When establishing the fundamentals for your new rooftop, the importance of selecting the right roofing underlayment can’t be ignored. Your choice can heavily impact the performance of your roof, its endurance, and whether or not your roof meets building code requirements.
To help you ensure that you achieve a successful installation, we’ll go over what underlayment is, and how the two main types (synthetic and felt) differ. By the end of this quick rundown, you should have a better idea of what your roof needs and how to proceed.
Roofing underlayment is the protective layer that is laid over the sheathing/decking and beneath the shingles. It is meant to function as a weatherproof barrier to keep moisture from penetrating into the roof sheathing and the interior structure beneath it.
This can prevent serious problems from developing, such as mold, rot, electrical hazards, property damage, and other types of water damage. Underlayment can also contribute to a roof’s fire resistance.
Synthetic underlayments are composed of laminated polypropylene or polyethylene plastic. They are comparable in consistency to housewrap. One significant difference, however, is that basic synthetic underlayments also serve as vapor barriers. This makes them unsuitable for rooftops that have no ventilation. Vapor-permeable synthetics are available, but they are notably more expensive than standard synthetics (i.e. 20-90¢ per sq. ft. vs 11-15¢ per sq. ft.).
Advantages of synthetic underlayments include superior UV resistance and a lighter weight. They do not offer sufficient protection for spots that are vulnerable to ice dams, but here in South Florida, that isn’t a big worry.
Additionally, synthetic underlayments offer extra durability in the form of traction and tear resistance. This makes them ideal for installation on roofing projects that may not be completed for an extended period of time. The synthetic covering will adequately protect the roof structure until the shingles are finally installed. Such strength and weather resistance is especially a perk in our region, where we regularly have to worry about roofing damage due to hurricane-force winds.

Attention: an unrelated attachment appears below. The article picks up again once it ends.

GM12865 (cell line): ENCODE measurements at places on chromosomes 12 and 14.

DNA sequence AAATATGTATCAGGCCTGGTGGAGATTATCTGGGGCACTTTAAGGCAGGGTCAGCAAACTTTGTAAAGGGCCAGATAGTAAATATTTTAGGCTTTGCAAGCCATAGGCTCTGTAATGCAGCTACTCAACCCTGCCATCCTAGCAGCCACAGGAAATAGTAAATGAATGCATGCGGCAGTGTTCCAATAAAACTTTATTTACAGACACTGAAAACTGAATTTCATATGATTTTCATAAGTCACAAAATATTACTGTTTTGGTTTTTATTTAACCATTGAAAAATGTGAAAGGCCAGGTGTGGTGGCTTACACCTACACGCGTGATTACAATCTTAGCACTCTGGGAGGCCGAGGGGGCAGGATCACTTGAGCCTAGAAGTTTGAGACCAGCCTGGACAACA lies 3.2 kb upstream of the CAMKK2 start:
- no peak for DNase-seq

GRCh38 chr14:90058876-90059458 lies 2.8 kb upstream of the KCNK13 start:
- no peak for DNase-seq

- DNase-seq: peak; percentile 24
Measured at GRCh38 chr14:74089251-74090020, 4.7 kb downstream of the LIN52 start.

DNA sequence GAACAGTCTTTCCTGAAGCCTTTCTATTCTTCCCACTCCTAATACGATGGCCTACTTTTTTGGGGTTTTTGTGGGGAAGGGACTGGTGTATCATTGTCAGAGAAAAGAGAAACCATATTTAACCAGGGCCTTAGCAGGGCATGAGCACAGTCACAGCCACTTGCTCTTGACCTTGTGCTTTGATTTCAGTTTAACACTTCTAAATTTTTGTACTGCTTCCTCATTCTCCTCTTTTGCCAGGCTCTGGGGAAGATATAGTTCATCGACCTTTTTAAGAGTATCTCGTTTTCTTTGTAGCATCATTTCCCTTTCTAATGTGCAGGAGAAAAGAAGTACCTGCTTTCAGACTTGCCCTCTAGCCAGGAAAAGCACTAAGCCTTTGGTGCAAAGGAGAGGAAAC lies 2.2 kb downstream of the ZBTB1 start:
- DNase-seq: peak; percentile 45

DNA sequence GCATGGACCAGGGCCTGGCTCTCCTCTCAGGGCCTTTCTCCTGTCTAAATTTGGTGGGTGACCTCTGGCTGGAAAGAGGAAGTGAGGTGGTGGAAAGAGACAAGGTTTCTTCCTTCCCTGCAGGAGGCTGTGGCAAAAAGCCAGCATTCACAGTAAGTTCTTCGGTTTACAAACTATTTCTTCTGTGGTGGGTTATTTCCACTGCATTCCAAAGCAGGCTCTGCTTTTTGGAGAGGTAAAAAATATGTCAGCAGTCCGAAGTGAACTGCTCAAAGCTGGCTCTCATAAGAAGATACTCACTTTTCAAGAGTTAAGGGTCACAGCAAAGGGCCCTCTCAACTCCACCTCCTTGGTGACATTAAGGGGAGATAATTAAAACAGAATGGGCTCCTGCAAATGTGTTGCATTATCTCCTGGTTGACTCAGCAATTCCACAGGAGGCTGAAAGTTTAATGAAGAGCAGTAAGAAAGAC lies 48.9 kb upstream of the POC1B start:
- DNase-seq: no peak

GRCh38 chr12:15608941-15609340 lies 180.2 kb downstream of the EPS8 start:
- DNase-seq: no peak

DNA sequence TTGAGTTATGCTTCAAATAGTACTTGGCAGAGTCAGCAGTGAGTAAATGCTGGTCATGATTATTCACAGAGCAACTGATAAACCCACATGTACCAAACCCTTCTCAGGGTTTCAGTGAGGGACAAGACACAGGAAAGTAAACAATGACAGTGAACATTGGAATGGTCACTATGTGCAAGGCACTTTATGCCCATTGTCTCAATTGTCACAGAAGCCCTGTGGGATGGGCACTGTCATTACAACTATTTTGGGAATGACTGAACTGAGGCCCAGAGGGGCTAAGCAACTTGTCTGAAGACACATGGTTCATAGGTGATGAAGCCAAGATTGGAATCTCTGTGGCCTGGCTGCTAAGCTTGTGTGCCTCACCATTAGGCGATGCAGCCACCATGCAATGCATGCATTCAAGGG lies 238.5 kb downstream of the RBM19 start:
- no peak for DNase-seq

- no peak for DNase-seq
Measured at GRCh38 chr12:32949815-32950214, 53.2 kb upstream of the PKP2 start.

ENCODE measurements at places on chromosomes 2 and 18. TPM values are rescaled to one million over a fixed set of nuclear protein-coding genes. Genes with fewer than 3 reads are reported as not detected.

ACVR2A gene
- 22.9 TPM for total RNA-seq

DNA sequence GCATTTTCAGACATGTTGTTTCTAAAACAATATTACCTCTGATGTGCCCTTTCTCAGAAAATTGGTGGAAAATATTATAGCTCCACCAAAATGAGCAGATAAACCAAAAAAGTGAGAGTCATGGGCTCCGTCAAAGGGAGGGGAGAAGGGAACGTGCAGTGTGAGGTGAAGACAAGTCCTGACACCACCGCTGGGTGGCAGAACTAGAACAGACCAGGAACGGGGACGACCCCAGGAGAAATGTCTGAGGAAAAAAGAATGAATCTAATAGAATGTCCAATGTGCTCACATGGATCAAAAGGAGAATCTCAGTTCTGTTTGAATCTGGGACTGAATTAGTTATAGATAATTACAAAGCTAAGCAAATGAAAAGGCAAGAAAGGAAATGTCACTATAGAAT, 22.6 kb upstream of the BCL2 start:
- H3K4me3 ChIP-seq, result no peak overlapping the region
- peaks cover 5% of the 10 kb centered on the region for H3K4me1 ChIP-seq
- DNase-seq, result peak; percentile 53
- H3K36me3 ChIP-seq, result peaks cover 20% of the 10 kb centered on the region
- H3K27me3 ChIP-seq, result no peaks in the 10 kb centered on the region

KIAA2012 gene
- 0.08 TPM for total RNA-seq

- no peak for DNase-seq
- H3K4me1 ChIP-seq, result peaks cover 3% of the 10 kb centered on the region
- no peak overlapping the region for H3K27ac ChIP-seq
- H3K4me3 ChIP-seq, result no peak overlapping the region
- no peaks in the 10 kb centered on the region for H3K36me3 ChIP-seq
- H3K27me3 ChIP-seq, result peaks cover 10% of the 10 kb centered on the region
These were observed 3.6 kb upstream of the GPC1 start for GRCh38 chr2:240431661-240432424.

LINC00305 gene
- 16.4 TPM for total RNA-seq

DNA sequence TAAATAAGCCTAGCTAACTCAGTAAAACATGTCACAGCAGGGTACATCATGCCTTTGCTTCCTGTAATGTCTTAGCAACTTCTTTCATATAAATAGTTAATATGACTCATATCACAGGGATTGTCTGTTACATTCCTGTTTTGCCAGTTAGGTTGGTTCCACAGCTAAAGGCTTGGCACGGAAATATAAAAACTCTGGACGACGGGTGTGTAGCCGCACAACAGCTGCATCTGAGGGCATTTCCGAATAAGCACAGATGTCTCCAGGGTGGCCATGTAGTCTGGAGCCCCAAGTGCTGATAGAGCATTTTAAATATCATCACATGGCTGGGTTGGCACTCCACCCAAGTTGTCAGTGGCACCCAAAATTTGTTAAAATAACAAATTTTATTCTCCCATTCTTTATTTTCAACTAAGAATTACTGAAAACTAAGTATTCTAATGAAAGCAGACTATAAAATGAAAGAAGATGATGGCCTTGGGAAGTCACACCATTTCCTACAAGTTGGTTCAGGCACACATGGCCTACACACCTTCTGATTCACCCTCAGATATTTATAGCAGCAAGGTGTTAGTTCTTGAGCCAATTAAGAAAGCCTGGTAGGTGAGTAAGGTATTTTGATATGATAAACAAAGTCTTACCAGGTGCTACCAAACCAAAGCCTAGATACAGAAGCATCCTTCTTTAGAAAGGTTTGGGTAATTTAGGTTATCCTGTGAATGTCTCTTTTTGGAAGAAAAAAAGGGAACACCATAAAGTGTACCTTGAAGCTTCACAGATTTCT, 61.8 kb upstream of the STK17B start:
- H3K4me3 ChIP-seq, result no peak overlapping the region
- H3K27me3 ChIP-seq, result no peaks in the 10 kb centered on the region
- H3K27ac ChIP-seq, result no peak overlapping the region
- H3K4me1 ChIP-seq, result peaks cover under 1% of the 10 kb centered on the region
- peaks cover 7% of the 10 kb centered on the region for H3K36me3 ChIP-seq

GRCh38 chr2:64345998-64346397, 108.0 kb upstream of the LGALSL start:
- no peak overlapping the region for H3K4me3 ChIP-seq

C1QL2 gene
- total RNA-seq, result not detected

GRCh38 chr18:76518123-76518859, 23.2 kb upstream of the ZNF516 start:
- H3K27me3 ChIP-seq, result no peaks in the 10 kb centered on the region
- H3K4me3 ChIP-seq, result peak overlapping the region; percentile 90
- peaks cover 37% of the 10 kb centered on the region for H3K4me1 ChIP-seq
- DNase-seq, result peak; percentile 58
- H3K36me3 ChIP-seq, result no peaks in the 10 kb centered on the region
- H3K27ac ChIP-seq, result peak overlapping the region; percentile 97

A critical point with synthetic underlayment is that Florida’s building code imposes specific stipulations for what types suffice and how they are supposed to be installed. The latest code update calls for two layers of reinforced synthetic underlayment certified to comply with ASTM D226 Type II standards.
Felt underlayments are a composite of recycled corrugated paper and sawdust, with asphalt infused into the felt for waterproofing purposes. Asphalt felt is the traditional choice for underlayments. The building code requires a #30 grade asphalt felt underlayment, with the exception of a few alternatives that are specified for their ability to provide equivalent protection.
Asphalt felt is the most economical option available, costing at least 50% less than synthetic underlayments. It isn’t as hardy as synthetic underlayment, meaning one can’t count on it offering adequate protection if left exposed. This is why it is advised that felt underlayments only be used on roofing projects that can be completed the same day, or at least shielded from the elements by a temporary covering system.
The vapor-permeability of asphalt felt makes it a better choice for attics that have little to no ventilation, or may have pockets that are vulnerable to moisture collection. Vapor-permeable synthetics are an option in these cases, but they are quite a bit more expensive.
Whether you’re already clear on what underlayment is best for your roof, or you feel like you need some guidance, we’re ready to help you ensure your project is successful.
AKVM has been helping homeowners throughout Bradenton and Sarasota install tough, durable rooftops. We’ll help you structure a roof that has the right composition at every level, deployed with expert technique and insight.
To get your FREE contactless inspection and estimate, please get in touch. Call (941) 727-3996
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